In the Cultural Closet: The Bridge Between Homosexuality and Religion

Once during my sophomore year theater class, we had to write an “I Am” poem. What that is, basically, is a poem about who you are. “Who am I?” is what I thought to myself. At the time, no one in my theater class had known it about me, but I decided to write about it anyway. The first line reads,

I’m gay and I’m Muslim.

I wonder sometimes if that’s even a possible combination.

Which is the truth? The concept that it’s possible to be Muslim AND gay is still a bit fuzzy to me, simply because the concept had never been introduced to me before. It’s been ingrained into my brain since the day I was born that boys marry girls, not only because that’s the societal norm but also because “that’s what it says in the Quran.” To think that I may be going against these ideals is at times a bit disconcerting.

Even now I can feel my heart drop whenever I hear my mom talking about my future wedding, knowing that what I have in mind is most likely not what she is thinking.

Though I have a large outside support system, the knowledge that I may never live up to my family’s expectations of me is enough to make me feel quite alone in my struggle, that no one else is going through what I am. This is an emotion felt by many others in the LGBTQ+ community, and the lack of representation in the mainstream media isn’t really helping all that much.

However, with artists such as Hayley Kiyoko, who you may know from her highly acclaimed music video for Girls Like GirlsLauren Jauregui of Fifth Harmony, and TV characters like Adena El-Amin from The Bold Type, it is becoming easier and more accessible for today’s youth to feel represented and see themselves in what they watch. However, one TV character and two singers who identify as LGBTQ+ sort of pale in comparison to the hundreds of other examples of non-LGBTQ+ representation there are in the world today.

While there is a lack of LGBTQ+ representation in the mainstream media, there is also a lack of this representation in religious communities. Talking about or being anything that isn’t straight or cis-gendered is considered a taboo in a majority of religious communities. Given the rocky stances surrounding topics such as these, it has, unfortunately, become common for LGBTQ+ youth who are tied to certain religious communities to feel abandoned, or that they don’t belong, that they should hide their feelings, that their existence was a mistake. Especially in today’s political climate, the feeling of being alienated has become omnipresent for minorities such as myself.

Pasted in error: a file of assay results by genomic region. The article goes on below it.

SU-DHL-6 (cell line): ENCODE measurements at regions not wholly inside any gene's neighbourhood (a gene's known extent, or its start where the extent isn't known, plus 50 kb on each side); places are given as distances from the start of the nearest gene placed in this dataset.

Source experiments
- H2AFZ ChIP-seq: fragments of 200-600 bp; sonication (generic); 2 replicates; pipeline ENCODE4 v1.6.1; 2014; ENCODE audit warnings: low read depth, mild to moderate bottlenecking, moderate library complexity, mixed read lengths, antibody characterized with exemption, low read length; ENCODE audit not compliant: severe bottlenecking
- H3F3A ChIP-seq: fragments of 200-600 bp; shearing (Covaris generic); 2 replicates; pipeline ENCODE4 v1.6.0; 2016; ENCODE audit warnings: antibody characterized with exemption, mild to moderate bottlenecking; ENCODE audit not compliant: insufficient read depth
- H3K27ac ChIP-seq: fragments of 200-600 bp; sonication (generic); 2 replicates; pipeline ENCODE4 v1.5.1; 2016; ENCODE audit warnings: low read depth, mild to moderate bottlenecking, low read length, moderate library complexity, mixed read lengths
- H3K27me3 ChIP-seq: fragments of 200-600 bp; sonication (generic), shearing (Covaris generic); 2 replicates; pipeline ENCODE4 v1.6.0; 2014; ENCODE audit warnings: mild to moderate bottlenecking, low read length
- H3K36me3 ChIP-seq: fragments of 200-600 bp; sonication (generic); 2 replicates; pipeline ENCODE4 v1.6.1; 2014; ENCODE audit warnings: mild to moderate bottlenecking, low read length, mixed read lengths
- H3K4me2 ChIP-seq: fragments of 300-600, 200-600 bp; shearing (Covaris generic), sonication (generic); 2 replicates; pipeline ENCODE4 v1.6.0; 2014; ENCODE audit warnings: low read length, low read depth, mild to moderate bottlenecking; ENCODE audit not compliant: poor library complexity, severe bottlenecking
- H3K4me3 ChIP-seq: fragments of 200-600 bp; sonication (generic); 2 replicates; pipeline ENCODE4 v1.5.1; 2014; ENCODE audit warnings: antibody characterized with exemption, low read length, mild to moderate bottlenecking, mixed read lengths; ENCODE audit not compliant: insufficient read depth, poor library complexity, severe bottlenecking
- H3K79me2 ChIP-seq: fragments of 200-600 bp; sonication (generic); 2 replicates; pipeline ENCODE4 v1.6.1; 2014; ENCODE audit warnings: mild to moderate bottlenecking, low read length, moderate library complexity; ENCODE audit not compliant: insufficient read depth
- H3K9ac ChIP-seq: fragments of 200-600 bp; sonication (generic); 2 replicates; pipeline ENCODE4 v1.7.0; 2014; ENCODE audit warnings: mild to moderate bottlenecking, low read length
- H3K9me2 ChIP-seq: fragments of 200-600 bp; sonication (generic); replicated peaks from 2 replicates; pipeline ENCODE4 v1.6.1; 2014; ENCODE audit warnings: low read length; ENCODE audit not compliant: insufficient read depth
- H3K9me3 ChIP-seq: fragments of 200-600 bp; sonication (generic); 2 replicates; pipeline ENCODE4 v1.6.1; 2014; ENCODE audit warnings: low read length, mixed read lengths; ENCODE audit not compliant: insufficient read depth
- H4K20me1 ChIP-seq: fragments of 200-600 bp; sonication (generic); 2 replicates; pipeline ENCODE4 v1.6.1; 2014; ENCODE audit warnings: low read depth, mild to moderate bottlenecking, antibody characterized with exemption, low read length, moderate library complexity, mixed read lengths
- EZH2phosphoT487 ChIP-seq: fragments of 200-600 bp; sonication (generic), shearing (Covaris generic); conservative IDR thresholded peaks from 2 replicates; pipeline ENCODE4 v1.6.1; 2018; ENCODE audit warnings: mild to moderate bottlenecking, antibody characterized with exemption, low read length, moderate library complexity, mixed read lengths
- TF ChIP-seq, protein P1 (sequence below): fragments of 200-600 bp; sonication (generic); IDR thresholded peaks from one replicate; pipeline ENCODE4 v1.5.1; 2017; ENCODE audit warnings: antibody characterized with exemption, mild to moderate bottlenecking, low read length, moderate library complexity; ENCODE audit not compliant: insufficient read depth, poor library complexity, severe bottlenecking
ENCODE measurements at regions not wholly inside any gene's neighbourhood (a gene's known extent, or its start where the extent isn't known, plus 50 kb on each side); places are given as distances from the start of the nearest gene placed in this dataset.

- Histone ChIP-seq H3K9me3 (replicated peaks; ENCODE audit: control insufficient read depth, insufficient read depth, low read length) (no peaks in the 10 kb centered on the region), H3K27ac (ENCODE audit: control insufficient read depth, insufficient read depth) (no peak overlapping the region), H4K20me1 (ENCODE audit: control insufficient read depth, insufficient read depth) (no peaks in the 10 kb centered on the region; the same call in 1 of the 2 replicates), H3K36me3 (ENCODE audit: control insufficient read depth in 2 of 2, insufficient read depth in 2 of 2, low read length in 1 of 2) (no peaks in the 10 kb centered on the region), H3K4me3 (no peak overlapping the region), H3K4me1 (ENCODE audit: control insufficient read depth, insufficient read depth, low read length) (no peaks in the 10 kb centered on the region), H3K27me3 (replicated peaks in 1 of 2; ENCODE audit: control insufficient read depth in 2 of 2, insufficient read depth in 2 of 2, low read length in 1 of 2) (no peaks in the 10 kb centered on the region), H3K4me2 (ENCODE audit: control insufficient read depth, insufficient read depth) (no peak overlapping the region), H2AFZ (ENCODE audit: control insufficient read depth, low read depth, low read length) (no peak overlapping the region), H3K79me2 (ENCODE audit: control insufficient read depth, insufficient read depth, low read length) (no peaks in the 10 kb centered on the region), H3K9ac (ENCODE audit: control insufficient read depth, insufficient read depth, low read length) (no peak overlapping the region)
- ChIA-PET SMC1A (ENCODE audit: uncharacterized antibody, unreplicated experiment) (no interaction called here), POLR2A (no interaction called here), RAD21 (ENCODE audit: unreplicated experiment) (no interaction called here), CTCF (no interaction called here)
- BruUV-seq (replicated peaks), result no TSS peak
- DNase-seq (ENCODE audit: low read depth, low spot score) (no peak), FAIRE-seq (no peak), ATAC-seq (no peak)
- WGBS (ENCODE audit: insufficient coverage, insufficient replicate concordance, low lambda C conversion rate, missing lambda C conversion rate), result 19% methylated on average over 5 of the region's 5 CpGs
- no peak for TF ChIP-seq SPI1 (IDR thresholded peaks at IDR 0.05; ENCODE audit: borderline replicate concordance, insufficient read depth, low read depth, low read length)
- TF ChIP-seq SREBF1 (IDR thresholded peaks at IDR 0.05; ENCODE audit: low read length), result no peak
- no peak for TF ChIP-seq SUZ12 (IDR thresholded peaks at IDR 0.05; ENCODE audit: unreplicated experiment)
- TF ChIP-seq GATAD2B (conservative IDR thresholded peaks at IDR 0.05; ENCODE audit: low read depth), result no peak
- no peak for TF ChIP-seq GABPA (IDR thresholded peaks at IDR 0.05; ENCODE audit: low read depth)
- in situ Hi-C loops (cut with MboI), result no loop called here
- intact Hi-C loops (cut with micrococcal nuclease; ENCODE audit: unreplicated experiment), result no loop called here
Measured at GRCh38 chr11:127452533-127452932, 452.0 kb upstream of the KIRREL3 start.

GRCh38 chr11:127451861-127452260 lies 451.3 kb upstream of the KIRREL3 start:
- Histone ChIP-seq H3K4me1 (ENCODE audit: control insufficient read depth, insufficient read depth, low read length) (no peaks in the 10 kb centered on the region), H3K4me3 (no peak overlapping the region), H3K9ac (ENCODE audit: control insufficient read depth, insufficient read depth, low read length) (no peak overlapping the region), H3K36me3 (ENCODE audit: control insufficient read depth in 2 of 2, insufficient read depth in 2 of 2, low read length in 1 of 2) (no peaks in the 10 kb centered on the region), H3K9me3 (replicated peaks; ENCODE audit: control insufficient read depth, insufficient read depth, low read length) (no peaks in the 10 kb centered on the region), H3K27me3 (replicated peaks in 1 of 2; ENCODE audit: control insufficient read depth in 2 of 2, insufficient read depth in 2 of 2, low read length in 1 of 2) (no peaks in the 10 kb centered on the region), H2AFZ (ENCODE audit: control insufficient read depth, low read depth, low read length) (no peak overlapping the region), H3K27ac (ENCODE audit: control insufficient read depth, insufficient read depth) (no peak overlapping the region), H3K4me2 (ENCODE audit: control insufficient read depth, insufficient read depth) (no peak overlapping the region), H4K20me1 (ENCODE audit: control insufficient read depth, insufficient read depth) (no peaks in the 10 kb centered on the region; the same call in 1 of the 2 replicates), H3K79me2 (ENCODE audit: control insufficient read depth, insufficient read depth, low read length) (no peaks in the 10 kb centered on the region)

It is important for the people in these positions to understand that we are not alone no matter how much we believe we are. It is even more important for the people not in these positions to understand that we’re already going through a heck of a lot, telling us that we are “sinful” and that we are “going to hell” isn’t really gonna do much. Try educating yourself on the pressing and usually, unfortunately, dangerous situations that many LGBtQ+ youth find themselves in these days and see what you can do to help.

And to those who are allies of the LGBTQ+ community: thank you.

I believe the final part of my poem wraps up how I, as well as many others in the same position as myself, feel perfectly. It reads,

I’m scared

And I’m proud

And I’m excited

And I’m nervous

And I’m probably gonna throw up after I say this, but

I’m gay, and I’m Muslim.



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